Microwave-assisted hydrolysis of nitroglycerine (NG) under mild alkaline conditons : New insight into the degradation pathway

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DOIResolve DOI: http://doi.org/10.1016/j.chemosphere.2010.01.013
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TypeArticle
Journal titleChemosphere
Volume79
Issue2
Pages228232; # of pages: 5
SubjectNitroglycerin; Alkaline hydrolysis; Microwave; 2-Hydroxypropanedial; Degradation pathway
AbstractNitroglycerin (NG), a nitrate ester, is widely used in the pharmaceutical industry and as an explosive in dynamite and as propellant. Currently NG is considered as a key environmental contaminant due to the discharge of wastewater tainted with the chemical from the military and pharmaceutical industry. The present study describes hydrolytic degradation of NG (200 μM) at pH 9 using either conventional or microwave-assisted heating at 50 °C. We found that hydrolytic degradation of NG inside the microwave chamber was much higher than its degradation using conventional heating. Products distributions in both heating systems were closely related and included nitrite, nitrate, formic acid, and the novel intermediates 2-hydroxypropanedial (O=CHCH(OH)HC=O) and glycolic acid (CH₂(OH)COOH). Two other intermediates glycolaldehyde (CH₂(OH)CHO) and glyoxylic acid (CHOCOOH) were only detected in the microwave treated samples. The molar ratio of nitrite to nitrate in the presence and absence of microwave heating was 2.5 and 2.8, respectively. In both microwave assisted and conventional heating a nitrogen mass balance of 96% and 98% and a carbon mass balance of 58% and 78%, respectively, were obtained. The lower C mass recovery might be attributed to further unknown reactions, e.g., polymerization of the aldehydes CH₂(OH)CHO, CHOCOOH and O=CHCH(OH)HC=O. A hydrolytic degradation pathway for NG was proposed involving denitration (loss of 2 NO-₂ ) from the two primary carbons and the loss of one nitrate from the secondary carbon to produce 2-hydroxypropanedial.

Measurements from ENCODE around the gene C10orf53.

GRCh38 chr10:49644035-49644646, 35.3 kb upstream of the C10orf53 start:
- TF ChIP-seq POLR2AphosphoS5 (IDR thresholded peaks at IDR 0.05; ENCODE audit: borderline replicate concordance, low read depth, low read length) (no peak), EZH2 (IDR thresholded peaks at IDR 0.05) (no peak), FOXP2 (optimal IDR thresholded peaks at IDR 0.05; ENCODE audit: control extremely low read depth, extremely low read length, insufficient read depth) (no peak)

Publication date
LanguageEnglish
AffiliationNational Research Council Canada (NRC-CNRC); NRC Biotechnology Research Institute
Peer reviewedYes
NRC number50010
NPARC number14756483
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Record identifierb7bf0f1a-395d-4dde-825b-ff77721434b2
Record created2010-06-02
Record modified2016-05-09
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